I think my insurance has a telemedicine option but it seems kind of strange to me. I guess I think of what the doctor on the screen can’t see so won’t diagnose, but then, I am not a medical person, so really don’t know. It would just seem strange to me to log on to my computer & show a doctor my swollen ankle or talk about my sore throat.

    And the GOP healthcare plan, from what I’ve read, looks like a disaster. Some GOP Congressman on the radio was waxing eloquently this morning on how it would bring market forces to bear on the healthcare industry. I wanted to scream!! I guess we will, in the future, have to wait on our stroke or diabetic coma until there is a sale on treating those procedures so we can decide to purchase something within our budgets.

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  17. nancy said on March 8, 2017 at 8:49 am

    Telemedicine can be used in lots of imaginative ways: A single nurse can see multiple patients and do the BP/throat/ear check, etc., and report to a doc remotely. A psychiatrist can interview someone via camera/monitor. In Dexter’s case, he had a fancy scale with wifi that uploaded his daily weigh-ins to the regional VA hospital — there are also BP cuffs that will do this — and he’d check in with a nurse. And so on. It can’t replace in-person medicine, but if you’ve got a patient having a psychotic break in the Upper Peninsula, I imagine it’s a lifesaver.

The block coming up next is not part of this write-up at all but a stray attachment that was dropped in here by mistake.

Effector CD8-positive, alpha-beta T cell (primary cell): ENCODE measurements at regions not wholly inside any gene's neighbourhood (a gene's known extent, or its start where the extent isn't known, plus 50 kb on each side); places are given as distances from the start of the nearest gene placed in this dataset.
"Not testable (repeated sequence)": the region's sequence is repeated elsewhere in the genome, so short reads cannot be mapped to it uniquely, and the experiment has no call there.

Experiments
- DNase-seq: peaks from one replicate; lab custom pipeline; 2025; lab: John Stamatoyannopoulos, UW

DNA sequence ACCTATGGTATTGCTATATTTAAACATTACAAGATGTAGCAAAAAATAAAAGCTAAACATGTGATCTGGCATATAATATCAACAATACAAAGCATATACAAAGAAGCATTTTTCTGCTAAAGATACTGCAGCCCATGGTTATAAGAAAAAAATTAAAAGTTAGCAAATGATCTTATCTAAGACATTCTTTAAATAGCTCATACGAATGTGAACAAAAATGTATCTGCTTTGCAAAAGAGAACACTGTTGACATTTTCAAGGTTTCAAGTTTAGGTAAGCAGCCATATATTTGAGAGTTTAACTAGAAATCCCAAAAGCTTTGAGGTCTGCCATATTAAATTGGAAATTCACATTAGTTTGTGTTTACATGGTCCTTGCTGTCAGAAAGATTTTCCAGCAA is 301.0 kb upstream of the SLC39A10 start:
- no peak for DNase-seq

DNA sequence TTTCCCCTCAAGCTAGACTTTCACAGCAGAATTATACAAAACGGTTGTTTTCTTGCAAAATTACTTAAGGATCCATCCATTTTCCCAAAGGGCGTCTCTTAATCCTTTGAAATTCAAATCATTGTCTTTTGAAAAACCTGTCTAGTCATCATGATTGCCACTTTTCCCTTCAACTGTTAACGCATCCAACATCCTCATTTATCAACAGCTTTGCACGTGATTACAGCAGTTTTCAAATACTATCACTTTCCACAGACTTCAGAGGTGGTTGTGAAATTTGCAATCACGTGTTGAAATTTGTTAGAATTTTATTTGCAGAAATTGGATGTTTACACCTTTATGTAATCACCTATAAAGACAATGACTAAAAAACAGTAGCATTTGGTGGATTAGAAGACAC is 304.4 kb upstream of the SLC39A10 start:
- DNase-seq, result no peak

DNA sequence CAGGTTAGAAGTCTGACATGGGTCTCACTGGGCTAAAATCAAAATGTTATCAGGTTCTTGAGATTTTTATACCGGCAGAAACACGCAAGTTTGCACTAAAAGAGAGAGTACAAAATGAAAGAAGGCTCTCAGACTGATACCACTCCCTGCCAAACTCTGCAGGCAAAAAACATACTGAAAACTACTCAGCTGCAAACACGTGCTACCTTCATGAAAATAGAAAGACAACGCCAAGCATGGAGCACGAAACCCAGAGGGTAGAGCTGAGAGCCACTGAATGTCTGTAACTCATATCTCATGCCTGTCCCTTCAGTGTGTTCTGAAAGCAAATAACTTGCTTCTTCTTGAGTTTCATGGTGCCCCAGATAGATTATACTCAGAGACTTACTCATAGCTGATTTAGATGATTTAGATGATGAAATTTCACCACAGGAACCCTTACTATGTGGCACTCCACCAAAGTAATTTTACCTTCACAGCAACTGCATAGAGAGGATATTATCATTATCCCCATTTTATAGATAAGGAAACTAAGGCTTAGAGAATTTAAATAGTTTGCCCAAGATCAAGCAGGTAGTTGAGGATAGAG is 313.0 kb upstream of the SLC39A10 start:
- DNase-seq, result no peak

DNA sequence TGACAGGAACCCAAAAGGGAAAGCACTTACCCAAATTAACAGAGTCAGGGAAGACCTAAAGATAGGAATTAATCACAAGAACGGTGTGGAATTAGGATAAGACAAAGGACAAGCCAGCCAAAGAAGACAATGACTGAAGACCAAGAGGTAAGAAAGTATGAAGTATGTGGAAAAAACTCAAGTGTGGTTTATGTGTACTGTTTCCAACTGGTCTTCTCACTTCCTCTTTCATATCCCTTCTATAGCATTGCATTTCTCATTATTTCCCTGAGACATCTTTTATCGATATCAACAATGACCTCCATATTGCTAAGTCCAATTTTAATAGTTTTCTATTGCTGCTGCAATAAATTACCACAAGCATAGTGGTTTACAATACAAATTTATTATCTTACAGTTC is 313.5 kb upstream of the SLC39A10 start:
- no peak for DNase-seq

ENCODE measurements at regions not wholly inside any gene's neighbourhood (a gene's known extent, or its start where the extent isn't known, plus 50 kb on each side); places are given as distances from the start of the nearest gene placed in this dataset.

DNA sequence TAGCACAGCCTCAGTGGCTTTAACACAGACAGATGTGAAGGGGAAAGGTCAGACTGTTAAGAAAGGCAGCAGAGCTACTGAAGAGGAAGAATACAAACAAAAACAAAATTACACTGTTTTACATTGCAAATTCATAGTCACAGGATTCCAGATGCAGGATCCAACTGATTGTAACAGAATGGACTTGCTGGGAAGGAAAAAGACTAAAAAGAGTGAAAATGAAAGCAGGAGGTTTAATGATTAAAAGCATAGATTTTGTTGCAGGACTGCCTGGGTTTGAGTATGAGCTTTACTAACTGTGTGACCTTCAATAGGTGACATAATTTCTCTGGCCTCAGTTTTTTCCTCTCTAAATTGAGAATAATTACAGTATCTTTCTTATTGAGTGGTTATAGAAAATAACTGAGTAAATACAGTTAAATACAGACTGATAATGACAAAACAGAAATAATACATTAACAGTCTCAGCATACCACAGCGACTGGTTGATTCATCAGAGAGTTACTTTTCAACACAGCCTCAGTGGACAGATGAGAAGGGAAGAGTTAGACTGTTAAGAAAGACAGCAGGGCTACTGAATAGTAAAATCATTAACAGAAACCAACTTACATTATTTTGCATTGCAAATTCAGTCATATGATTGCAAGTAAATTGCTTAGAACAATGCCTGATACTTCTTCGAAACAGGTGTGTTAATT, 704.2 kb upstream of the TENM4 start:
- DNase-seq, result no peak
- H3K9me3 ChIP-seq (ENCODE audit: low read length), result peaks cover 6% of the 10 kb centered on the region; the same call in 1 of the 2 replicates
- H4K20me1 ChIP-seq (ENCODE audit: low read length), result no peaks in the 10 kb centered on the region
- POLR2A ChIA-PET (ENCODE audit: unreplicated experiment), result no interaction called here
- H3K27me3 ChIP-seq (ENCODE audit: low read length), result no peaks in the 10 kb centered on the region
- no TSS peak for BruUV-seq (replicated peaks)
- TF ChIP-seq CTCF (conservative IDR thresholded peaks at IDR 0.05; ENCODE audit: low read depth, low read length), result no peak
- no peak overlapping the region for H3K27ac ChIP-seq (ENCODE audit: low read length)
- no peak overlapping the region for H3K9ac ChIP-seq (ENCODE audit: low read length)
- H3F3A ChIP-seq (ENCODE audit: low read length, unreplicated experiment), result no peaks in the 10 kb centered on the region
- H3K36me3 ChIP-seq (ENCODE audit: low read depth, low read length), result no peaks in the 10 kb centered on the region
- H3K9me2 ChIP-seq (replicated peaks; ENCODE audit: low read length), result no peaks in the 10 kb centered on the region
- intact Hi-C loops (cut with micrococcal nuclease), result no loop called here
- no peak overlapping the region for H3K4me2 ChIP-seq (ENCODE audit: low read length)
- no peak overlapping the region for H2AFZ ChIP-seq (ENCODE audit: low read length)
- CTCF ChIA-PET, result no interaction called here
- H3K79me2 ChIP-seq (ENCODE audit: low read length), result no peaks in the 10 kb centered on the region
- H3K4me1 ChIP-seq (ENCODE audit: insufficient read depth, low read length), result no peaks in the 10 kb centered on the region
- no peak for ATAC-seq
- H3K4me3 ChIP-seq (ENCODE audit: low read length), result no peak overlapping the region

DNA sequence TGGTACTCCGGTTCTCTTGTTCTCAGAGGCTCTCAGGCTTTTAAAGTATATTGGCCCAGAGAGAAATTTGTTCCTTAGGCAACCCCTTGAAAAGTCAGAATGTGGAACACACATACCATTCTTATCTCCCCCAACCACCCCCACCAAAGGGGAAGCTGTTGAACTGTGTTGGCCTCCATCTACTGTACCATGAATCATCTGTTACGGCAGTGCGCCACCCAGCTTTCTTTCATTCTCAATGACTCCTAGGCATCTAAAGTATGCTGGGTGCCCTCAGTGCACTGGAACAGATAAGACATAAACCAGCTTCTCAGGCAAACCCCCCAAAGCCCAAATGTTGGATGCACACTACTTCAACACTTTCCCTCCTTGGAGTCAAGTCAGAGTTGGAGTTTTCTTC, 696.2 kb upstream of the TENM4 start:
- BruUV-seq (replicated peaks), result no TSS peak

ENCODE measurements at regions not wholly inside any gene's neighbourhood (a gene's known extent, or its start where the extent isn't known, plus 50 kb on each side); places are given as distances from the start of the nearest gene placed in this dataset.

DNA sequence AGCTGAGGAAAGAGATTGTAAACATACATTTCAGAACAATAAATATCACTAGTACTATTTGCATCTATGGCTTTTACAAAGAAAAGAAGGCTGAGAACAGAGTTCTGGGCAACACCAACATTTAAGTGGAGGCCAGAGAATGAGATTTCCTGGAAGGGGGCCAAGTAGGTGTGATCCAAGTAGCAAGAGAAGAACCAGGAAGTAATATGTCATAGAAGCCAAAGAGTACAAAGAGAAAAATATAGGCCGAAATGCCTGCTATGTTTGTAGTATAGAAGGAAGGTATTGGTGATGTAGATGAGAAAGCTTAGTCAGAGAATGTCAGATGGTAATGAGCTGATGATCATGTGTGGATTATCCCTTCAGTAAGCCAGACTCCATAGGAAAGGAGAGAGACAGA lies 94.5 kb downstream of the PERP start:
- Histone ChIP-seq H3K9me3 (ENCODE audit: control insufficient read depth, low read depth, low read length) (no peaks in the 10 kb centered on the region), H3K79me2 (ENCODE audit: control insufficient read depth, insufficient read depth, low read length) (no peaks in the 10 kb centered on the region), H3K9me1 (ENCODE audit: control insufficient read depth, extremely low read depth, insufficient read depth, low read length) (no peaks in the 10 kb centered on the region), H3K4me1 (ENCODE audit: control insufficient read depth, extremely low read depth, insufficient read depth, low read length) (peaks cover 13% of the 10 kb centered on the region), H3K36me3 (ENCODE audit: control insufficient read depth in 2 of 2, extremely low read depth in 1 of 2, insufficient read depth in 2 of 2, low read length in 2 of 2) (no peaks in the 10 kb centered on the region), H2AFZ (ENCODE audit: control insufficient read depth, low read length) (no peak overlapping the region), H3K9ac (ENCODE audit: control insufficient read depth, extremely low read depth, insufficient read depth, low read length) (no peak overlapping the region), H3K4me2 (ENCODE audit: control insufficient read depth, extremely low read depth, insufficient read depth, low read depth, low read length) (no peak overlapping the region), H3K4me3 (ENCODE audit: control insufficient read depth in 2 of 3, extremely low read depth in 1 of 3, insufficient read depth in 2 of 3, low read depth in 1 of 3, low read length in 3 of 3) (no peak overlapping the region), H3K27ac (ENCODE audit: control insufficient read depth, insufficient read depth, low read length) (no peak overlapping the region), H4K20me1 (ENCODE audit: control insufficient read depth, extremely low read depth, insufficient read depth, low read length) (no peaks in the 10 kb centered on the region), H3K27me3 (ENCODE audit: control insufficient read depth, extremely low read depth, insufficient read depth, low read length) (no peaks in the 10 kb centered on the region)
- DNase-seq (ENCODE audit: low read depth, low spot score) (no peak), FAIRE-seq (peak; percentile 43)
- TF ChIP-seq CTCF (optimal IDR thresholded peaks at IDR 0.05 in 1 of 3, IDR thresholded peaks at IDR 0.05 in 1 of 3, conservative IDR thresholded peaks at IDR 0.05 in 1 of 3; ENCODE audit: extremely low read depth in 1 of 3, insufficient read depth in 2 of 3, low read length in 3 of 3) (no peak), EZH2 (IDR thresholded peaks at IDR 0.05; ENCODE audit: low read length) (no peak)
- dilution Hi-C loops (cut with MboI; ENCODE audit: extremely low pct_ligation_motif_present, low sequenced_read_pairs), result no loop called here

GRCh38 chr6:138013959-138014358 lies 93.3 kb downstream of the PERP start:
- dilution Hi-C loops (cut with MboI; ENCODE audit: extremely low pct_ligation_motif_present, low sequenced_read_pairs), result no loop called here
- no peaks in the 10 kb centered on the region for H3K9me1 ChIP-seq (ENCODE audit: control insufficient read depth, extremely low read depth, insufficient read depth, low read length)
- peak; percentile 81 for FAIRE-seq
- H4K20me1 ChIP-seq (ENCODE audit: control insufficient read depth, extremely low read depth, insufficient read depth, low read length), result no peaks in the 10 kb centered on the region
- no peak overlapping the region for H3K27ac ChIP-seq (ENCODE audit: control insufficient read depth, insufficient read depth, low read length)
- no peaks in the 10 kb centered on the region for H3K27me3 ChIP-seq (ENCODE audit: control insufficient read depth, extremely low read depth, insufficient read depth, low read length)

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  18. coozledad said on March 8, 2017 at 9:02 am

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  19. coozledad said on March 8, 2017 at 9:34 am


    Trump brand whores!

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  20. Icarus said on March 8, 2017 at 9:37 am

    @Suzanne, Telemedicine wouldn’t replace doctor exams, they would supplement them. If it were possible to list everything one goes to see a doctor for, you can put them into buckets like “only the doctor can do it”, “a nurse practitioner could do it” “doctor just needs to talk to you, not touch/examine you” etc.